The Salani Surf Resort, at the end of the paved road in Salani village, is right beside the Mulivaifagatoloa River and near the beach. The eight fan-cooled bungalows have electric lighting with the toilets and showers in a separate building. The rather steep price is inclusive of room and board, surf guiding, kayaking, local tours, hammocks, and evening entertainment. No surfing is allowed on Sunday, so they usually take guests to the beach for a picnic. It's used almost exclusively by surfers who book through Waterways Travel in California or Atoll Travel in Australia, although non-surfers are always welcome.
There's a great barreling right-hander as well as a hollow left-hander, both with plenty of power, out in the channel cut by the river. They receive surf year-round, though the best conditions here are from February to April and October to November. When the surf is down on this side of the island they'll drive you up to the north.
Other activities include outrigger paddling or kayaking in the crystal clear lagoon or up the jade-green river to a waterfall, fishing, using the nearby village bathing pool, and exploring the south coast.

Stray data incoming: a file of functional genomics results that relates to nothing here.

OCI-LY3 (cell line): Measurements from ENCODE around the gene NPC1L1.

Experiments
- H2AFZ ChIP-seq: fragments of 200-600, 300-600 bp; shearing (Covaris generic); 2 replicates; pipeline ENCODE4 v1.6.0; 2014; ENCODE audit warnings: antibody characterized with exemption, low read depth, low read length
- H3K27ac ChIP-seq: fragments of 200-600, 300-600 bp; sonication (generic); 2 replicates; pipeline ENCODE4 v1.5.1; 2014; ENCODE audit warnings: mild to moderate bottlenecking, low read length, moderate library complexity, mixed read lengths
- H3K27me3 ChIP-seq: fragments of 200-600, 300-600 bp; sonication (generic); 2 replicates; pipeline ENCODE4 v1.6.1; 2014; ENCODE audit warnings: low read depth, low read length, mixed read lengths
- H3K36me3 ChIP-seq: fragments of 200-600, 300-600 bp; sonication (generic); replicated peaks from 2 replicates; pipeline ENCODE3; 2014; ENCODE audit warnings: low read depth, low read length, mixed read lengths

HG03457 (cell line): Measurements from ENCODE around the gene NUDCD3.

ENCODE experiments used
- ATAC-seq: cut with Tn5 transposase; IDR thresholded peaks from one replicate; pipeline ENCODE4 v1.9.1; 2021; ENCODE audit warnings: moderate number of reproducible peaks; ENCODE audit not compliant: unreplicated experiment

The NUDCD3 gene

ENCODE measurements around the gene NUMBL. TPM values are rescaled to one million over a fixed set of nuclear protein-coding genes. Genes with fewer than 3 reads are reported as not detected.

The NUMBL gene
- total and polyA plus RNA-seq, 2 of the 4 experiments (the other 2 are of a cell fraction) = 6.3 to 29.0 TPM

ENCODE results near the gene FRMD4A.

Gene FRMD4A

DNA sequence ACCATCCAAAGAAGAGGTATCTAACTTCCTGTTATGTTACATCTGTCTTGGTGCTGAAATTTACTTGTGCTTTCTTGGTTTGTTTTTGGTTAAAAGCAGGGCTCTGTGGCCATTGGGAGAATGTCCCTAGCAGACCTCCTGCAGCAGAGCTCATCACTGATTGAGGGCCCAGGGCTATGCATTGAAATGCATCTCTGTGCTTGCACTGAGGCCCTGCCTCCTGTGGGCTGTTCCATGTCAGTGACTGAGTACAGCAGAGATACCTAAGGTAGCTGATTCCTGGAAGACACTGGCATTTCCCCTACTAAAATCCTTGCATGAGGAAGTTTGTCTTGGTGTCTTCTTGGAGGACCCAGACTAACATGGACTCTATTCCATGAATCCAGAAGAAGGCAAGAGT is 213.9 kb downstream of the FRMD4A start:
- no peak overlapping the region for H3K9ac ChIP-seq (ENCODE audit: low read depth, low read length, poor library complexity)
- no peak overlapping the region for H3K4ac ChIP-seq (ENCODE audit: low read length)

Parataiso Beach Fales, in Utulaelae village on the opposite (east) side of the river from the Salani Surf Resort, is much less expensive with six open fale. Saturday is fia fia night, while on Sunday there's a traditional feast.
The upscale Iliili Resort, opposite uninhabited Nu'usafe'e Island on the east side of O Le Pupu-Pu'e National Park, has several thatched bungalows with private bath (but no cooking facilities). The rustic restaurant serves Italian dishes.
The Maninoa Surf Camp (Posala and Falanika Laumanuvae), also known as the Line Up Surf Resort, between the upscale Sinalei and Coconut Beach resorts at Siumu, has six beach fale. Meals and shuttles to seven different surfing waves are included. It's a good inexpensive alternative to the Salani Surf and Sa'Moana Surf resorts.
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